# Use external Executors#

Normally, we have seen how Flow ties up Executors together, and how an Executor lives in the context of a Flow.

However, this is not always the case, and sometimes you may want to launch an Executor on its own, and perhaps have the same Executor be used by different Flows.

Where can external Executors run?

External Executors can run anywhere from the same environment as the Flow, to a Docker container, or even a remote environment, such as JCloud.

As the first step in this tutorial, you will learn how to add already running external Executors to your Flow. After that, you will see how to create and use an external Executor yourself.

If you want to add an external Executor to your Flow, all you really need to know is how to find it. You need:

• host, the host address of the Executor

• port, the port on which the Executor receives information

Then, adding the Executor is a simple call to add() with the external argument set to True. This tells the Flow that it does not need to start the Executor itself.:

from jina import Flow

exec_host, exec_port = 'localhost', 12345


After that, the external Executor will behave just like an internal one. And you can even add the same Executor to multiple Flows!

Note

If an external Executor needs multiple predecessors, reducing needs to be enabled. So setting disable_reduce=True is not allowed for these cases.

## Starting standalone Executors#

The example above assumes that there already is an Executor running, and you just want to access it from your Flow.

You can, however, also start your own standalone Executors, which can then be accessed from anywhere. In the following sections we will describe how to run standalone Executors via the Jina command line interface (CLI). For more options to run your Executor, including in Kubernetes and Docker Compose, please read the Executor API section.

This tutorial walks through the basics of spawing a standalone (external) Executor. For more advanced options, refer to the CLI and Executor API section

## Using Jina Hub#

The Jina CLI allows you to spawn executors straight from the Hub. In this example, we will use CLIPTextEncoder to create embeddings for our Documents.

First, we start the Executor from the terminal. All we need to decide is the port that will be used by the Executor. Here we pick 12345.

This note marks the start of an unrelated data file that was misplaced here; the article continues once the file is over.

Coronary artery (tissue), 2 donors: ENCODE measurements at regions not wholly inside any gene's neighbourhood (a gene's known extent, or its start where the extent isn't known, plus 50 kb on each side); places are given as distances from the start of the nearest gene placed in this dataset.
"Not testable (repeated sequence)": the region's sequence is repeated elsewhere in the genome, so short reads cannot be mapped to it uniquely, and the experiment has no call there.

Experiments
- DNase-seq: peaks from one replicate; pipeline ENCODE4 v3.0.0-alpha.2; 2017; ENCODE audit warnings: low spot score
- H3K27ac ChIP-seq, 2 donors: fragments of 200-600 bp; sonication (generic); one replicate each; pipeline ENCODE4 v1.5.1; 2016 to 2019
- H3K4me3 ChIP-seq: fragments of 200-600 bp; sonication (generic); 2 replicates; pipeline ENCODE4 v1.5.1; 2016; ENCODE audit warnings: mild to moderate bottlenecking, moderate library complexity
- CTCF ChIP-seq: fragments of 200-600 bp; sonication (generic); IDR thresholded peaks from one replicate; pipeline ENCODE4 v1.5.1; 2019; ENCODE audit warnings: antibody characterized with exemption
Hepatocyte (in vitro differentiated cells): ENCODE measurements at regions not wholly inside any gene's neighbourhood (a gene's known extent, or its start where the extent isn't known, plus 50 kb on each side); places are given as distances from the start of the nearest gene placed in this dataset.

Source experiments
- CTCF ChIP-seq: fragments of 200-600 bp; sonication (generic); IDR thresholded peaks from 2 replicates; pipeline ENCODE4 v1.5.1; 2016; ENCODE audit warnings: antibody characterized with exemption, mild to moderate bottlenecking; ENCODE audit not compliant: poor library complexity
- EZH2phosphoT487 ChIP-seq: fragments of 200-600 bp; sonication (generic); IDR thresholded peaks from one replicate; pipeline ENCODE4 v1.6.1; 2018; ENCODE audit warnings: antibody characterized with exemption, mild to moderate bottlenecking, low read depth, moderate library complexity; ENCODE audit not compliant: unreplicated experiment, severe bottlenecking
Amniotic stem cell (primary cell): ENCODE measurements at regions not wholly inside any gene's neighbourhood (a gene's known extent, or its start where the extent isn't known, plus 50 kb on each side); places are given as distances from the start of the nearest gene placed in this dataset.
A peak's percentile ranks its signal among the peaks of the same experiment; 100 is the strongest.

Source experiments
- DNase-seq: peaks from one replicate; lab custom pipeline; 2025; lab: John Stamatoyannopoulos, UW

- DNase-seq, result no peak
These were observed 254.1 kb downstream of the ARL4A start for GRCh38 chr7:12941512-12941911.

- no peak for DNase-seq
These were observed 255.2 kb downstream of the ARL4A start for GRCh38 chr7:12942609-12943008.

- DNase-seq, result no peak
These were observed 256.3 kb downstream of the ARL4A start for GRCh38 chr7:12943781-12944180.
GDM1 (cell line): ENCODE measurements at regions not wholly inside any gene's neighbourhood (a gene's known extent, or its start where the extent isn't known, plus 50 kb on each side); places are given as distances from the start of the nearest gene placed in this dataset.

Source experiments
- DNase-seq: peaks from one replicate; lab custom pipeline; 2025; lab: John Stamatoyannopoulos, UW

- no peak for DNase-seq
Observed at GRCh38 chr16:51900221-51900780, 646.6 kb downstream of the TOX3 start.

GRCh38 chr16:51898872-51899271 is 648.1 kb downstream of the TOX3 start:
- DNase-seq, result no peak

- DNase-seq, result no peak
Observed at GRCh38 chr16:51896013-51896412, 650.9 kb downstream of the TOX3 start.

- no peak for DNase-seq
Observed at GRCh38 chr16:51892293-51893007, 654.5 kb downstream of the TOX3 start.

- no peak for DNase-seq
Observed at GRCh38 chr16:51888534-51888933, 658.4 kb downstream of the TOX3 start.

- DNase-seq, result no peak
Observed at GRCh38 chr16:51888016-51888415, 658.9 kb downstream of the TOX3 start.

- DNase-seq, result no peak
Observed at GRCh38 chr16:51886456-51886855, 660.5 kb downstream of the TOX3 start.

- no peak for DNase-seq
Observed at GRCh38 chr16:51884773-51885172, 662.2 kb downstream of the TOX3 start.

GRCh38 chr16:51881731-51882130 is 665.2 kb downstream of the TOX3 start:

jina executor --uses jinahub+docker://CLIPTextEncoder --port 12345

jina executor --uses jinahub://CLIPTextEncoder --port 12345


This might take a few seconds, but in the end you should be greeted with the following message:

[email protected] 1[L]: Executor CLIPTextEncoder started


And just like that, our Executor is up and running.

Next, let’s access it from a Flow and encode some Documents. You can do this from a different machine, as long you know the first machine’s host address, or simply from the same machine in a different process using localhost.

So, if you are still working on the same machine, hop over to a new terminal or your code editor of choice, and define the following Flow in a Python file:

from jina import Flow



Now we can encode our Documents:

from docarray import Document, DocumentArray

docs = DocumentArray([Document(text='Embed me please!') for _ in range(5)])

def print_embedding(resp):
doc = resp.docs[0]
print(f'"{doc.text}" has been embedded to shape {doc.embedding.shape}')

with f:
f.index(inputs=docs, on_done=print_embedding)

"Embed me please!" has been embedded to shape (512,)


We obtain embeddings for our Documents, just like we would with a local Executor.

## Using a custom Executor#

You can achieve the same while using your own, locally defined Executor. Let’s walk through it.

First, we create a file exec.py, and in it we define our custom Executor:

from jina import Executor, requests

class MyExecutor(Executor):
@requests
def foo(self, docs, **kwargs):
for doc in docs:


Since we can’t rely on the Hub this time around, we need to tell Jina how to find the Executor that we just defined. We do this using a YAML file.

In a new file called my-exec.yml we type:

!MyExecutor
metas:
py_modules:
- exec.py


This simply points Jina to our file and Executor class.

Now we can run the CLI command again, this time using our custom Executor:

jina executor --uses my-exec.yml --port 12345


Now that your Executor is up and running, we can tap into it just like before, and even use it from two different Flows.

from jina import Flow, Document, DocumentArray


Received: "Greetings from Flow1"